The statue of Penn State's late, disgraced former football coach Joe Paterno has been taken down, after university officials announced early Sunday their decision to remove it.
"I now believe that, contrary to its original intention, coach Paterno's statue has become a source of division and an obstacle to healing in our university and beyond," university president Rodney Erickson said in a statement. "I believe that, were it to remain, the statue will be a recurring wound to the multitude of individuals across the nation and beyond who have been the victims of child abuse."
The decision comes on the heels of a damning 267-page report by former FBI Director Louis Freeh--which concluded Paterno concealed information about former Penn State assistant football coach Jerry Sandusky's sexual abuse of underage boys--and a day before the NCAA announces sanctions against the school and its football program.
Early Sunday, construction workers placed a blue moving blanket over the statue's head outside Beaver Stadium on the State College, Pa., campus.
"As the sun came up," the Centre Daily Times wrote on its website, "the Joe Paterno statue began coming down":
Jackhammers rattled behind a metal fence covered by a blue tarp. The statue was tied to a forklift. The fence shielded the statue, covered in clear plastic and protective packaging materials. The statue was removed at 8:24 a.m. The forklift carried it into the stadium as about a dozen workers followed. A moment later, a man in the crowd started a "We are Penn State" chant. After it finished, another man yelled, "We love you, Joe."
The 900-pound statue will be placed in storage in a "secure location," the university said.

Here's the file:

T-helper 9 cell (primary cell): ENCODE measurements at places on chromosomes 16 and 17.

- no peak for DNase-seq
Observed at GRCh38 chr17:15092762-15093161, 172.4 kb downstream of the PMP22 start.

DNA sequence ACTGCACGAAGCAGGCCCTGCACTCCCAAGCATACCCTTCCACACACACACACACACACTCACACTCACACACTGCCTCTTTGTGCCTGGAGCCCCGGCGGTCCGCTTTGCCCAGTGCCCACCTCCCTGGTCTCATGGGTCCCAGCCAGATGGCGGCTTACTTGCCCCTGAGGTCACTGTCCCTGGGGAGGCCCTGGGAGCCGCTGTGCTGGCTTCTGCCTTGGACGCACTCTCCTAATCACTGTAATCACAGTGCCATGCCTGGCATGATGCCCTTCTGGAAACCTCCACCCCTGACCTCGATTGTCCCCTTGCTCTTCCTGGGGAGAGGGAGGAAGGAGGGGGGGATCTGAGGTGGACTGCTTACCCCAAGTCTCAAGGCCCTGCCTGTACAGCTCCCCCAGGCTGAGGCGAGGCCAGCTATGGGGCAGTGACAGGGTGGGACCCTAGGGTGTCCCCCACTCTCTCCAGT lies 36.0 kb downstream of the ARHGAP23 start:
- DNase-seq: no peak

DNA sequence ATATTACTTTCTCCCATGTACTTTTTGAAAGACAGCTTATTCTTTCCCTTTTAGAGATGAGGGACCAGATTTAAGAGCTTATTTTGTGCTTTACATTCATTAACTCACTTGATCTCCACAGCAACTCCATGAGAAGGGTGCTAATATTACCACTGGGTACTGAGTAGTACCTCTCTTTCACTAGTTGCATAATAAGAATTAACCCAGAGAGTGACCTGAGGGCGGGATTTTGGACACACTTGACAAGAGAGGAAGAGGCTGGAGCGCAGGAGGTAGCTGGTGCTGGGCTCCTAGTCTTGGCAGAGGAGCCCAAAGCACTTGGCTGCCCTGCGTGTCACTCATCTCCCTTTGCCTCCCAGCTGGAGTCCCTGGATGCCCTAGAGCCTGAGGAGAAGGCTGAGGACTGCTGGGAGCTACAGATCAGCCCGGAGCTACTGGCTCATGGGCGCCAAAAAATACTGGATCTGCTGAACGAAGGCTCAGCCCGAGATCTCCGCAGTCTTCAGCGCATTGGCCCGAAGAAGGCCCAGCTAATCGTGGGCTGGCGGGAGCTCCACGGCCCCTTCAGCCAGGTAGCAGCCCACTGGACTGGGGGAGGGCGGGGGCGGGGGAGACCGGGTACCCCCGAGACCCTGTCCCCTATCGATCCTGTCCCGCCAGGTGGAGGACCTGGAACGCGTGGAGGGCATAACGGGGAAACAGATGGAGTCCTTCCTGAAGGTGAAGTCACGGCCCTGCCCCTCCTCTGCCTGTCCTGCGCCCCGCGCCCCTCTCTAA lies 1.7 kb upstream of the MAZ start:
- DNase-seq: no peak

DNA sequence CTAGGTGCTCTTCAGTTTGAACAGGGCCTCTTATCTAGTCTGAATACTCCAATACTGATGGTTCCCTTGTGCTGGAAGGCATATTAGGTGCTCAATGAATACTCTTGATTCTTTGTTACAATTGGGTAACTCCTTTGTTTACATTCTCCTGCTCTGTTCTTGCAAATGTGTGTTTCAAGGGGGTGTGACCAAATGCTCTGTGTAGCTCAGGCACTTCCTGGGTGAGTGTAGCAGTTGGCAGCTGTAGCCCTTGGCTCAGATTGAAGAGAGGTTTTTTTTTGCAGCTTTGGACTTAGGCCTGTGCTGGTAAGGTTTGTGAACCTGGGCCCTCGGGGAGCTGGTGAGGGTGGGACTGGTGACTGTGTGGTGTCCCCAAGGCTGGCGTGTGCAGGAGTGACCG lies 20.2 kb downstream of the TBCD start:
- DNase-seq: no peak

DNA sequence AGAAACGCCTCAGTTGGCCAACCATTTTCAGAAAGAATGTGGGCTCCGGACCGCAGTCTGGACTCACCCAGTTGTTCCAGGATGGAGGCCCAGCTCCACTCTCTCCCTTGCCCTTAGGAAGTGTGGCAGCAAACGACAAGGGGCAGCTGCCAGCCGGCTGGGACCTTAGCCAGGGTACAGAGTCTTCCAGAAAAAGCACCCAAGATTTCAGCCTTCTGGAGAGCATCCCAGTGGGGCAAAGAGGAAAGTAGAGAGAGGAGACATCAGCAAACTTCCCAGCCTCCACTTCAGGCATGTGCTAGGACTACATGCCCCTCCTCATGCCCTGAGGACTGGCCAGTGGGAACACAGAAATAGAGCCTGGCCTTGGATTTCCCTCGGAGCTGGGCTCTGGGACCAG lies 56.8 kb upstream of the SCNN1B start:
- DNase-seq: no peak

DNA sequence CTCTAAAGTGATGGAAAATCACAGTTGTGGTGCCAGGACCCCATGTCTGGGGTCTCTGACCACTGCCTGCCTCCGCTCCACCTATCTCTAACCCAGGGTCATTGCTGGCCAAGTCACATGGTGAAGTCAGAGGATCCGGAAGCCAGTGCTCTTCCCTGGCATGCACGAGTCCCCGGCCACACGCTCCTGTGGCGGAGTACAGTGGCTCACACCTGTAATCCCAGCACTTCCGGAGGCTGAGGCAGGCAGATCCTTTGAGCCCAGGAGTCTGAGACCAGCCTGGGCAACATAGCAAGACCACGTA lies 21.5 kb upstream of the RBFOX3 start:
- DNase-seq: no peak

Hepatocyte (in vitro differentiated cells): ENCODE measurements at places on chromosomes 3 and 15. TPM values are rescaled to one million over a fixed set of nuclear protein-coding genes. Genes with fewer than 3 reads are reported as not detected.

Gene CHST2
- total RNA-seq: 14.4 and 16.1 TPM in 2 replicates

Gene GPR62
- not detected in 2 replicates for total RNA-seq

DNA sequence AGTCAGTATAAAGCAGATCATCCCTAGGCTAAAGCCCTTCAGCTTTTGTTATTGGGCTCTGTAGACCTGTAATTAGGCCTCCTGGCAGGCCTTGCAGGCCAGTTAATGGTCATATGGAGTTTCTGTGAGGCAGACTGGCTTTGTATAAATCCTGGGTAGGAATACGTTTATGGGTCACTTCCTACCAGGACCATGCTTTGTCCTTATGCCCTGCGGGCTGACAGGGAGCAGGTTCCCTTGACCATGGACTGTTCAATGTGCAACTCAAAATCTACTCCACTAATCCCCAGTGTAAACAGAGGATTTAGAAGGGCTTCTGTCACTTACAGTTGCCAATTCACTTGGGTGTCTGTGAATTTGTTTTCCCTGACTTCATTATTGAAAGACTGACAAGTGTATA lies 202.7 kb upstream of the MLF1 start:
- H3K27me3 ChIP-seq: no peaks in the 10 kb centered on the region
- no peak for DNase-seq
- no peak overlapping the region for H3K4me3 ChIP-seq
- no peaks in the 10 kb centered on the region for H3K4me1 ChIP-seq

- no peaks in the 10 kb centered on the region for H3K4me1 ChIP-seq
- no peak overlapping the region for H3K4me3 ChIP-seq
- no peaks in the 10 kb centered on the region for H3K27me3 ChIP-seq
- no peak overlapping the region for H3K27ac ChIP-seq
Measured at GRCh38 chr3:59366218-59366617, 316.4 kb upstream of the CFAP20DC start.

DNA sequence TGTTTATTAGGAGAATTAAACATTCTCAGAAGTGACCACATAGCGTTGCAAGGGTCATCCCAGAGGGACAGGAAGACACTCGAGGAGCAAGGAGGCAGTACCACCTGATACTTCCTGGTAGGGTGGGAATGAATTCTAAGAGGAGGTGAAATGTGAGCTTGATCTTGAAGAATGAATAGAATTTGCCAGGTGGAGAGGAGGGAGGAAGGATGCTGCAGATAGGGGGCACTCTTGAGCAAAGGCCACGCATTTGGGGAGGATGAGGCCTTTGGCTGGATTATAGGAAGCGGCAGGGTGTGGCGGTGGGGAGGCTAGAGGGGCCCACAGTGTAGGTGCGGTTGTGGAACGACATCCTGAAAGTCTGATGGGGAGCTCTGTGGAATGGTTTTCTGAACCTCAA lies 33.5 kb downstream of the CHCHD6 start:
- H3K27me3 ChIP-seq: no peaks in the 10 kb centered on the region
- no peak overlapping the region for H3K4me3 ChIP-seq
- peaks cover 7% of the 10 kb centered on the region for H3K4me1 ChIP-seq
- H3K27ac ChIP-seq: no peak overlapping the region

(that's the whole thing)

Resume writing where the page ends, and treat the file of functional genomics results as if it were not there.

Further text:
"Tearing down the statue of Joe Paterno does not serve the victims of Jerry Sandusky's horrible crimes or help heal the Penn State community," the Paterno family said in a statement. "We believe the only way to help the victims is to uncover the full truth."
"It's like a whole part of me is coming down," Angelo Di Maria, the sculptor of the Paterno statue, told the Associated Press. "It's just an incredibly emotional process."
"I hope they don't remove it permanently or destroy it," Di Maria said. "His legacy should not be completely obliterated and thrown out. He was a good man. It wasn't that he was an evil person. He made a mistake."
Paterno's name will remain on the campus library, Erickson said, because it "symbolizes the substantial and lasting contributions to the academic life and educational excellence that the Paterno family has made to Penn State University."
The Paterno Library "highlights the positive impacts Coach Paterno had on the University. Thus I feel strongly that the library's name should remain unchanged," he said.
The NCAA said in a statement on Sunday that it will announce "corrective and punitive measures" for Penn State at 9 a.m. on Monday. While multiple reports indicate that the school will no receive the so-called "death penalty" that would have would suspended the football program, the sanctions are expected to be harsh.
The Freeh report reignited a debate over Paterno's legacy, the football prgram and the once-revered coach's statue, which had become a contentious symbol of the cover-up.
On Tuesday, a plane circled over the Penn State campus, dragging a banner that read: "Take the statue down or we will." Others suggested the school let it stand as a reminder of the abuse in honor of Sandusky's victims. Comedian Albert Brooks said the school should leave the Paterno statue up but "have him look the other way."
Earlier this month, an artist removed a halo that had been painted above a mural of Paterno in State College, Pa., after his death in January. The artist, Michael Pilato, replaced it with a blue ribbon on Paterno's lapel in honor of Sandusky's victims. Sandusky was removed from the downtown mural last year after the abuse allegations surfaced.
Paterno was fired four days after Sandusky's Nov. 5 arrest. The legendary coach, who had been battling lung cancer, died on Jan. 22 at 85.